Story Tools: PRINT | Text Size: S M L XL | REPORT TYPO | SEND YOUR FEEDBACK

A cellphone by any other name smells like broadband

CBCNews.ca Staff

While cleaning out my inbox today, I came across Merrill Lynch's annual wireless matrix, a measure of cellphone revenues, prices and other statistics from around the world. Although the survey, which has near-Bible status in the wireless industry, was released in June, it's particularly pertinent given the report released today by Canada's biggest ISPs about how the country's broadband service is world-class by every measure. [UPDATE, Nov. 5: To clarify, the word "every" was used to sum up the fact that the report says Canada is a leader in all the major measures commonly used in international studies to compare broadband services among different countries - availability, user adoption, speed and price. It wasn't intended to be taken to mean literally every comparison that could possibly be made. You can read the full report, and its evaluation of a number of aspects of Canadian broadband as they compare to other services around the world, here.]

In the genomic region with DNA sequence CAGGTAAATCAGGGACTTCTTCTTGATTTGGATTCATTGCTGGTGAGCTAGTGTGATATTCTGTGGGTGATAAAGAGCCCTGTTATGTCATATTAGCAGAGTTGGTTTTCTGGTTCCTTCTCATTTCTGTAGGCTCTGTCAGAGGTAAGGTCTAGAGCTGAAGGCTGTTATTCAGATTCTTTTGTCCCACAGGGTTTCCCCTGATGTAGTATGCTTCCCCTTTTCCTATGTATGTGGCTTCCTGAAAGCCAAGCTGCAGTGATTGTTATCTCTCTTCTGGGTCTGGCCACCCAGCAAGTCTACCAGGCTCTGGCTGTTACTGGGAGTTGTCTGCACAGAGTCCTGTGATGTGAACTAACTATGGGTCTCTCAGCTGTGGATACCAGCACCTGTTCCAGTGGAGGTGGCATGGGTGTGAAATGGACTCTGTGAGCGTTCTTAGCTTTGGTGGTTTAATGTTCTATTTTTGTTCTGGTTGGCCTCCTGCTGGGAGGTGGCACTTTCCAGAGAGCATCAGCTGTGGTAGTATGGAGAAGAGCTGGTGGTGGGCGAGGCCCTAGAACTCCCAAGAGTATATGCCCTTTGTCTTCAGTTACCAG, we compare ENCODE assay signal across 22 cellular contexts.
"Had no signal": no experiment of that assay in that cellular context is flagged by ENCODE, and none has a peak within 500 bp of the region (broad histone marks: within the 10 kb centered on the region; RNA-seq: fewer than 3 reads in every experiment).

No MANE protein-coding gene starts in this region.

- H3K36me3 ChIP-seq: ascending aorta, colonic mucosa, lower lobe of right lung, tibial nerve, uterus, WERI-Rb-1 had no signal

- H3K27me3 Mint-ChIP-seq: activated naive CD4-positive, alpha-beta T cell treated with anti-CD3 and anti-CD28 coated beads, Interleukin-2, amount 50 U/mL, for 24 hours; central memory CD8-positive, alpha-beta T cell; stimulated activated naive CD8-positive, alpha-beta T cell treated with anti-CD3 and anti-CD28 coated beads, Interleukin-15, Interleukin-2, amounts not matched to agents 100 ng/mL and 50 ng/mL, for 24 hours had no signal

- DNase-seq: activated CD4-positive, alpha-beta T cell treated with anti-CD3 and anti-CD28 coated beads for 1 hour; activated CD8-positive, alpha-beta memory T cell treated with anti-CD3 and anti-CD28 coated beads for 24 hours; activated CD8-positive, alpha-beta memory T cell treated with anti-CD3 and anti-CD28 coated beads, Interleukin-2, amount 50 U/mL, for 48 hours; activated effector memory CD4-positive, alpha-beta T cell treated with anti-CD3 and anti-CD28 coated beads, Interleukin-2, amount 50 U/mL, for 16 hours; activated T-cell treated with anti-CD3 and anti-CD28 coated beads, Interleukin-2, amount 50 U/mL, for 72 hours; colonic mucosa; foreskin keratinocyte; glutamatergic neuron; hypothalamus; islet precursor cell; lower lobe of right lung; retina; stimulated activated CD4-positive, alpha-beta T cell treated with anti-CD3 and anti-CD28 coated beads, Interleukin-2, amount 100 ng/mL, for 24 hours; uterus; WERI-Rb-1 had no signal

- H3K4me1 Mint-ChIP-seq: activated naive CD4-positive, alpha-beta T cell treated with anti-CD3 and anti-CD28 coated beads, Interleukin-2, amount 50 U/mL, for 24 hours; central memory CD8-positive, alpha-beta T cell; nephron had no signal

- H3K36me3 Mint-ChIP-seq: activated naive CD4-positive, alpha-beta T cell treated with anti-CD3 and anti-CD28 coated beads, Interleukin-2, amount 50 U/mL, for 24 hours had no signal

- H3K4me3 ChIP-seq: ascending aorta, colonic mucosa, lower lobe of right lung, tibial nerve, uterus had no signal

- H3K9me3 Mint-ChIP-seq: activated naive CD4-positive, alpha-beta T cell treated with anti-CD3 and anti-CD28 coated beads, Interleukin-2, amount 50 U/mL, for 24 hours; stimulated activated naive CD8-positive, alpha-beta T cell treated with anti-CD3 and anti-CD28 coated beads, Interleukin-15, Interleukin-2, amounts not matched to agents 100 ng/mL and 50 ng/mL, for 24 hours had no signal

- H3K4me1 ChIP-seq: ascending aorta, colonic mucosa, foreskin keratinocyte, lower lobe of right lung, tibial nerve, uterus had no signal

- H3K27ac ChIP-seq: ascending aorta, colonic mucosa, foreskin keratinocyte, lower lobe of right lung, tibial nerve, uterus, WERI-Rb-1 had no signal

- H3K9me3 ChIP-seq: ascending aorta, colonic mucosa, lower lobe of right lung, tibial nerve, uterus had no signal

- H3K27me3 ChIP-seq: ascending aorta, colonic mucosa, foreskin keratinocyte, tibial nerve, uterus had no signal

A few months ago, many of those same companies - Bell, Rogers, Telus - took umbrage with an OECD study that found Canadians pay some of the highest cellphone rates in the world. The OECD study found that medium users in Canada paid the third-highest rates, next to customers in the United States and Spain. Canadian carriers said the study used flawed methodology, which was based on European calling patterns. They cited Merrill Lynch's matrix as proof that prices were low - indeed, among the 22 developed countries rated by the bank, Canada had the fourth-lowest per-minute rate (about eight cents US). Canadians also have some of the highest monthly minutes of use in the study, with an average of 420 - third in the developed world, next to the United States and Hong Kong.